Based on parameters and statistical significance, we can say that in both communities the strength of ties has a positive effect on multiplexity. In other words, the stronger the strength of interactions, the greater the probability of observing a multiplex tie. From the point of view of Granovetter’s definition of strength [1] and Greenbaum’s results [5], this result is expected. Nevertheless, there is something new in these communities: multiplexity is not simply the overlap of social circles. Differently from the standard concept of multiplexity, the conjunction of three different processes (status, exchange of information and collaboration) occurs in a segmented way, in clearly differentiated, that is specialized, realms (education, religion, politics, security, health, business, local organization, sports, and leisure), where the leaders exercise their authority and participate in mediation processes.

Discussion and conclusion

Our findings reveal some facts about how social processes sustain cohesion in the high-order structure of elite connections. These results suggest a segmented multiplexity in specialized domains of performance which is fueled by both a high frequency of interactions and reciprocal relationships.

If we assume that elite connections make up of a high order structure, our findings, in contrast to well- established hypotheses, reveal a segmented social order in which multiplexity does not mean the overlapping of social circles. On the contrary, different social exchanges are restricted to well-differentiated domains. This is different to Greenbaum’s idea of cohesion as a consequence of overlapping different social circles. At the same time, two elements appear that are not present in Granovetter’s hypothesis [1]. On the one hand, a shared domain is a social circle patterned by common interests, understandings, and values that enhance strong ties. On the other hand, and despite the predictive effect of strong ties, the elite structure is not a fragmented network with several components. On the contrary, it is a unique connected component.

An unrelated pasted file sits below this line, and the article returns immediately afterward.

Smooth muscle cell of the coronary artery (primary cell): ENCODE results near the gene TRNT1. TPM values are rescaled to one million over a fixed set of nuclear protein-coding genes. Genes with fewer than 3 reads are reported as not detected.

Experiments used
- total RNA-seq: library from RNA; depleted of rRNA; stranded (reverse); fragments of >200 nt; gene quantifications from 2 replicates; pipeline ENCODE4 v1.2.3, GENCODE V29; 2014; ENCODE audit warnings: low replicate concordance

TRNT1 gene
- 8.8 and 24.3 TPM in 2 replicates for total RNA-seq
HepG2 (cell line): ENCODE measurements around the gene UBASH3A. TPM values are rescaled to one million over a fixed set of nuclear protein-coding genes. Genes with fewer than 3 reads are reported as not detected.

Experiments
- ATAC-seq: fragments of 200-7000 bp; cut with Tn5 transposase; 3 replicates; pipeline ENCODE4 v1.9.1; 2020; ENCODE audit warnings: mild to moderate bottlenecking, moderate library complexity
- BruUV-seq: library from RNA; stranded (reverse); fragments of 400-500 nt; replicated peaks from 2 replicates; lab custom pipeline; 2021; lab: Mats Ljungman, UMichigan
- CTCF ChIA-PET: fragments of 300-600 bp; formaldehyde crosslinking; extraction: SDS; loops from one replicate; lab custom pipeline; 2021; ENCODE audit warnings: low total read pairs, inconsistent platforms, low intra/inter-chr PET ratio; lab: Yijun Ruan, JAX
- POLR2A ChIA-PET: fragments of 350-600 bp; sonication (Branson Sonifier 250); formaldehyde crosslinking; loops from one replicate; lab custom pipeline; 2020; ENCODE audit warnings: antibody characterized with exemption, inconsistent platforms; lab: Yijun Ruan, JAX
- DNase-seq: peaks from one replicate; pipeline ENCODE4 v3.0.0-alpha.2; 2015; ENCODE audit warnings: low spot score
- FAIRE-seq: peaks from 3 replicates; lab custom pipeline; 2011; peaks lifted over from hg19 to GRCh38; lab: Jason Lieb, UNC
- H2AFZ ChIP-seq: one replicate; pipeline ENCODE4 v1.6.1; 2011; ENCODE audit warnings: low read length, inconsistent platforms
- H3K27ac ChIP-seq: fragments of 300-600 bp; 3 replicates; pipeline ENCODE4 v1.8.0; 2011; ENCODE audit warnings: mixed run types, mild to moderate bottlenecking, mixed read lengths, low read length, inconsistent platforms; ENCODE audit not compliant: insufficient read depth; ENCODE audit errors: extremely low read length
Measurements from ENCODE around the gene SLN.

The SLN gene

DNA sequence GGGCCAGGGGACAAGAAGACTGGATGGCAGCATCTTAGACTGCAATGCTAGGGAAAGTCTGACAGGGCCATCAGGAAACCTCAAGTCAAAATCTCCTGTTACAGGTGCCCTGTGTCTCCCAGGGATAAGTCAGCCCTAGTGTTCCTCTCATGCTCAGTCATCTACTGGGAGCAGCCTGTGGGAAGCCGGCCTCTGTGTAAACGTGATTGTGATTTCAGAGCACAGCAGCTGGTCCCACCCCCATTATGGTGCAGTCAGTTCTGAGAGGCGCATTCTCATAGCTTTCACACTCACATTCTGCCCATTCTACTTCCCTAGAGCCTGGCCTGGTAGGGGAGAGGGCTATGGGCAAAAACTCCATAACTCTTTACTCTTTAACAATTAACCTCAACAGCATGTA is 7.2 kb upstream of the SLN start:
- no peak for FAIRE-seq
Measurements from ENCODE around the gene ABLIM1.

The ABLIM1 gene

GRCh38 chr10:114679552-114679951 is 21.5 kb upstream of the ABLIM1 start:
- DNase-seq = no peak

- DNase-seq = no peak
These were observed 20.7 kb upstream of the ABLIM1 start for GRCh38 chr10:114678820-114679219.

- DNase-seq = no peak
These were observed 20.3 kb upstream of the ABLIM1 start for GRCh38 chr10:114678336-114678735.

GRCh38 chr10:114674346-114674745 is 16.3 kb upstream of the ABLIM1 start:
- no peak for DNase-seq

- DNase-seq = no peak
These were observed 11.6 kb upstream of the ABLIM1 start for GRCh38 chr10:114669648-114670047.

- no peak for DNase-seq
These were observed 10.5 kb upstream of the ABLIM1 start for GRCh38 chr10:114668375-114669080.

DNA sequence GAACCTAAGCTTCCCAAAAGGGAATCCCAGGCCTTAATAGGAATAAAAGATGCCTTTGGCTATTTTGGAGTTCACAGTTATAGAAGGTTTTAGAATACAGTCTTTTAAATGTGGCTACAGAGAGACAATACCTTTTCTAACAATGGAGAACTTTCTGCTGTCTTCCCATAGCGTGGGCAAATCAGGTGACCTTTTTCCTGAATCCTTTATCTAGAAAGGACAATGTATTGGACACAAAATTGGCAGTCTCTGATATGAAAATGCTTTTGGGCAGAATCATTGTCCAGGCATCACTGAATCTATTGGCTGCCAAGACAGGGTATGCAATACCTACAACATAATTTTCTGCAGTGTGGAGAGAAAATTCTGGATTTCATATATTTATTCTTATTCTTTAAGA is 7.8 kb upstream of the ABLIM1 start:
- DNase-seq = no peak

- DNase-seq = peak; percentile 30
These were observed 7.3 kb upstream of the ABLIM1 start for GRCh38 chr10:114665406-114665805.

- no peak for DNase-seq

How could we explain these divergences? New research should operationalize community cohesion not simply as a formal property of interaction structures but as a social discipline [19]. In other words, it should point to the correspondence between the axiological universe, which gives order and meaning to social exchanges, and the structural forms that are highlighted by topological techniques. In the same way as White [19], we can say, in a preliminary way, that the multiplex structure, of a segmented type, hints at the emergence, among leaderships, of a social discipline of council characterized by a mediation process. This process is guided by prestige and is focused on the control of resources vital to the various domains of interaction. In fact, many leaders mediate in the search for financial and technical resources that satisfy the needs of the local population, appearing as natural providers of community life. However, delving into an analysis of social discipline requires other models and new empirical data.